Amity Shlaes does us all a favor by reminding us of the actual purpose of social security: in FDR's words, to provide "some measure of protection to the average citizen and to his family." That's it. Not total security. Not a total guarantee that the gold-plated benefits of the late-century will keep growing and growing. And not a peg to wages rather than prices, linking retirees to current wage-earners rather than actual needs. I agree with Amy that the obvious, simplest reform to keep social security solvent is to remove the peg to wages, and keep it indexed solely to price inflation. She rightly points out the trade-off:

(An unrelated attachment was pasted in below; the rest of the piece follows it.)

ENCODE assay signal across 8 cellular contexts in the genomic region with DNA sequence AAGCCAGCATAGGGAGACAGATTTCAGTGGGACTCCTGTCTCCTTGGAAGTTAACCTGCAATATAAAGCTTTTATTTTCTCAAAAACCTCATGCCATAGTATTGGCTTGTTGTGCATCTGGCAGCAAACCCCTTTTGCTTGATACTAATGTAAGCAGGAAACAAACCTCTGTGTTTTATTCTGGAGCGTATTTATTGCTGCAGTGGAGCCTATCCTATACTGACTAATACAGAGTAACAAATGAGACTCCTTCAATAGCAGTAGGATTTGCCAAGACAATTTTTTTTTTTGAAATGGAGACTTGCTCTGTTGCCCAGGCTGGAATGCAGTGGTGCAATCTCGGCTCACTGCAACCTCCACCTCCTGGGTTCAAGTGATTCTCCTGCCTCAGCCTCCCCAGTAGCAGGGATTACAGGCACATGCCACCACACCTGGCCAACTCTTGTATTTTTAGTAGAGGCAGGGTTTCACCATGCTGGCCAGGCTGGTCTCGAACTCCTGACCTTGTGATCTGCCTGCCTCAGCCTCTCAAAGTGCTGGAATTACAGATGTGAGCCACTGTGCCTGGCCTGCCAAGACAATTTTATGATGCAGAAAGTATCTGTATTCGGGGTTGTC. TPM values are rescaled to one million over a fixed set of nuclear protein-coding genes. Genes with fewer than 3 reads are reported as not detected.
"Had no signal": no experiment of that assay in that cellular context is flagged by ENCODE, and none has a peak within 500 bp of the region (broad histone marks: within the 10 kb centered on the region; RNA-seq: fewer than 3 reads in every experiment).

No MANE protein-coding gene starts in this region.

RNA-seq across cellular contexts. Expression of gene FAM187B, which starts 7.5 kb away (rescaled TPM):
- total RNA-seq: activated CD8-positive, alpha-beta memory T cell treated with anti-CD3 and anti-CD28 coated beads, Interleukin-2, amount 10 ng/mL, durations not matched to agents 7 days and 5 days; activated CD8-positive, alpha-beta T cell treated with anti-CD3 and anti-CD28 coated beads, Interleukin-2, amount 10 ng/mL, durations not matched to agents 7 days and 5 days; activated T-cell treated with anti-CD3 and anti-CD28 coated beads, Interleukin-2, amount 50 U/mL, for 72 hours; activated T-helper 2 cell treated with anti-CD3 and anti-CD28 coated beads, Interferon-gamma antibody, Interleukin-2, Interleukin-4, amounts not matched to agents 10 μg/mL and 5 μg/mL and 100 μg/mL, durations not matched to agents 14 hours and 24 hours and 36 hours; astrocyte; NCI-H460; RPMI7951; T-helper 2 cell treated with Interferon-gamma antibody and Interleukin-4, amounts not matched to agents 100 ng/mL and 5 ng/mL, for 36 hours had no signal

The peg adjustment would make Social Security a smaller part of Americans' retirement package a few decades from now. It would also erase at least two-thirds of the shortfall.
But how many of us in our thirties or forties expect social security to be as it once was when we retire? I'd rather settle for a lower sum because we planned for it than because we let the system collapse into insolvency.
We want to hear what you think about this article. Submit a letter to the editor or write to firstname.lastname@example.org.